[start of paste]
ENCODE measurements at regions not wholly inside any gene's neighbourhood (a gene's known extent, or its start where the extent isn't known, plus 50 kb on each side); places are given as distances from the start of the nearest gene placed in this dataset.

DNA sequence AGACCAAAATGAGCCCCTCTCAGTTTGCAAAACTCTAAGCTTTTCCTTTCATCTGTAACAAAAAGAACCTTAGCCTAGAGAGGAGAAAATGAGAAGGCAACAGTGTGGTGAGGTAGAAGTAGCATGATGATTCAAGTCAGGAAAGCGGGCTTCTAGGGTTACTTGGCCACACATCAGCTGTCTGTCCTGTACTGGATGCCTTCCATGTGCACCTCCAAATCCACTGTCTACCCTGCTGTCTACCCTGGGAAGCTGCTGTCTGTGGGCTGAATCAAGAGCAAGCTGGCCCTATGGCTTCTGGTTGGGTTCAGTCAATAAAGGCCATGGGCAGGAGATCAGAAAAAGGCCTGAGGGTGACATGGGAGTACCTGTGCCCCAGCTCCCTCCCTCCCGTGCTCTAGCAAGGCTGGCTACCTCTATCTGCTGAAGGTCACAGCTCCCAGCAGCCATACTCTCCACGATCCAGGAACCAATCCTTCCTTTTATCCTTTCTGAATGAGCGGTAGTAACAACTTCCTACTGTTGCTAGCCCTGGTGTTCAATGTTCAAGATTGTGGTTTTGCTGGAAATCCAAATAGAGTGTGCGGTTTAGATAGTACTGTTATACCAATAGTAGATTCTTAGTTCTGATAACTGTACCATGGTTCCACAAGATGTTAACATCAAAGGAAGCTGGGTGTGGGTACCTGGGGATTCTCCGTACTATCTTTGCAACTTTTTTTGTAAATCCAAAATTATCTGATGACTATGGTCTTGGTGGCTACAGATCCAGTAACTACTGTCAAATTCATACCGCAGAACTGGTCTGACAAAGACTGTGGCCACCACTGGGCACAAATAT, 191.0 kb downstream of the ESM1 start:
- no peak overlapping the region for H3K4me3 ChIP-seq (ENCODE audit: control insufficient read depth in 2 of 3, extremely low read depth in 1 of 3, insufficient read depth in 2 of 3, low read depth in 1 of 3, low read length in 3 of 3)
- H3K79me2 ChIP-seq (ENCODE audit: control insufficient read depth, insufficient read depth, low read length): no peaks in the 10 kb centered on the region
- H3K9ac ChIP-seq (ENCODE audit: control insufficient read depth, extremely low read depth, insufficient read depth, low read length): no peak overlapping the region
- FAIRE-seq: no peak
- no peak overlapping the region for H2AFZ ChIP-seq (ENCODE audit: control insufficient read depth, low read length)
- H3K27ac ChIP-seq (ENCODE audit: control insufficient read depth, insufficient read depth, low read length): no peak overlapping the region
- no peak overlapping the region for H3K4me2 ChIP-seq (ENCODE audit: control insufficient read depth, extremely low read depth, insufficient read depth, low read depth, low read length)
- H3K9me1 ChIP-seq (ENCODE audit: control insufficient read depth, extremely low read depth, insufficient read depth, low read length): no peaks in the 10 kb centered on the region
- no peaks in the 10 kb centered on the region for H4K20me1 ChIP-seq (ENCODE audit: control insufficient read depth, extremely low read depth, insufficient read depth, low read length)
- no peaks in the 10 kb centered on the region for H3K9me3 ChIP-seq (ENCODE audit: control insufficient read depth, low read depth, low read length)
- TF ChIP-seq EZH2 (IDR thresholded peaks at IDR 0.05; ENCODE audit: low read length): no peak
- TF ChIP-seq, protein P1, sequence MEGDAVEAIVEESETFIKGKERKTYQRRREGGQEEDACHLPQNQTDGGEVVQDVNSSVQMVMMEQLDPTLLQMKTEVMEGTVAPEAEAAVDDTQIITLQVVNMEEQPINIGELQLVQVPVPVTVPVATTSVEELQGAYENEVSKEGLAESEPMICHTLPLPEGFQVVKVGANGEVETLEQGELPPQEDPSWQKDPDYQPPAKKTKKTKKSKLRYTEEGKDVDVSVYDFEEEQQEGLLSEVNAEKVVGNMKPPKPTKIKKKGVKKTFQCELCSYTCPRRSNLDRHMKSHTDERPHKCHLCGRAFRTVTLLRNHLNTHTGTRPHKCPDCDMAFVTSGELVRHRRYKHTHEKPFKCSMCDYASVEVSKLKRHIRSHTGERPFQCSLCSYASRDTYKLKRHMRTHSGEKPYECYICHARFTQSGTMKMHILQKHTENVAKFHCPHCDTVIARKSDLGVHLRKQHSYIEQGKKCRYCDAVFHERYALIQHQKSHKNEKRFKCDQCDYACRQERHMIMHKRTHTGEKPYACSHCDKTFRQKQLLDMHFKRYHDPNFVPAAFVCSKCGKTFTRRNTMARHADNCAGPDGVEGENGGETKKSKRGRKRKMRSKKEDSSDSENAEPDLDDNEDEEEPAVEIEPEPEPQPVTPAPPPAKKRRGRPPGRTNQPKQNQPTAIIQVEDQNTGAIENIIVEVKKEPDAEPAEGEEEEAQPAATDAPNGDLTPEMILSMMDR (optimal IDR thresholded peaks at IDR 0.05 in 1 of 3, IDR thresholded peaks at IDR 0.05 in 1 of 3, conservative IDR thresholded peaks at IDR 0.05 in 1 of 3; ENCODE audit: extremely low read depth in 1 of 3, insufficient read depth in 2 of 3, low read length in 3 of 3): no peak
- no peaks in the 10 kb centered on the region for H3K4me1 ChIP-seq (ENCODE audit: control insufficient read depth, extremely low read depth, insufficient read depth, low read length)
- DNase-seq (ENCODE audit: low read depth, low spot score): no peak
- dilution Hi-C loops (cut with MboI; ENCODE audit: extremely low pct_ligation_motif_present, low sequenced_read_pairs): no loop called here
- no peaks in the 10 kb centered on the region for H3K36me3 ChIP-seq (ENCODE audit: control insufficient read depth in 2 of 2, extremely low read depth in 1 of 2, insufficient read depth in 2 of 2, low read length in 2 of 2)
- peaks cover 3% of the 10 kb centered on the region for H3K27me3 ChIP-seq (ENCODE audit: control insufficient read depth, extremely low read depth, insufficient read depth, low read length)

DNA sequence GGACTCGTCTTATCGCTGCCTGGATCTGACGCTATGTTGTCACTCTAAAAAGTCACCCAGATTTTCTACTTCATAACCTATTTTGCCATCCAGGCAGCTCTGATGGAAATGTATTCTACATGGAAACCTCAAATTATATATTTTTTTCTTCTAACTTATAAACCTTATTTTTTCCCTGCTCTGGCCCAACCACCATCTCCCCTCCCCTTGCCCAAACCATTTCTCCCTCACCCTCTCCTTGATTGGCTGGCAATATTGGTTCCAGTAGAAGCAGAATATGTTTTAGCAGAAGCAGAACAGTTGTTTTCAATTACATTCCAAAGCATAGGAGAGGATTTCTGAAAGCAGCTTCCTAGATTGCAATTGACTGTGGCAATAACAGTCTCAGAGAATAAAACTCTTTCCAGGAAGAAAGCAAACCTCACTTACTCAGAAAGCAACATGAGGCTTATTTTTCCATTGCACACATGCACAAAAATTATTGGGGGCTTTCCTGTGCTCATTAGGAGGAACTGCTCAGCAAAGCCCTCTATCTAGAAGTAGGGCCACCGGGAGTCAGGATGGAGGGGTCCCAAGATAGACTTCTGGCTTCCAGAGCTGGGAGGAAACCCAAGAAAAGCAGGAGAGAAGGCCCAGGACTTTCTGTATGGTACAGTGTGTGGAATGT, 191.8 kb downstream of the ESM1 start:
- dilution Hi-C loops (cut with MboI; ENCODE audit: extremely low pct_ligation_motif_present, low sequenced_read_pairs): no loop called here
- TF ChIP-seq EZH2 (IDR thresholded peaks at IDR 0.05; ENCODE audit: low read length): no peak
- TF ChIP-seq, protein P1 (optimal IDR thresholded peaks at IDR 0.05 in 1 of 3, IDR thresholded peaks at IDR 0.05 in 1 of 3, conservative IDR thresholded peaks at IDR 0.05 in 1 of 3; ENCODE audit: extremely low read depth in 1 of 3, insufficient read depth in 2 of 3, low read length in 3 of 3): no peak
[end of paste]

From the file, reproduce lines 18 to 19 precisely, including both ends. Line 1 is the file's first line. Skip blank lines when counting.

- no peaks in the 10 kb centered on the region for H3K36me3 ChIP-seq (ENCODE audit: control insufficient read depth in 2 of 2, extremely low read depth in 1 of 2, insufficient read depth in 2 of 2, low read length in 2 of 2)
- peaks cover 3% of the 10 kb centered on the region for H3K27me3 ChIP-seq (ENCODE audit: control insufficient read depth, extremely low read depth, insufficient read depth, low read length)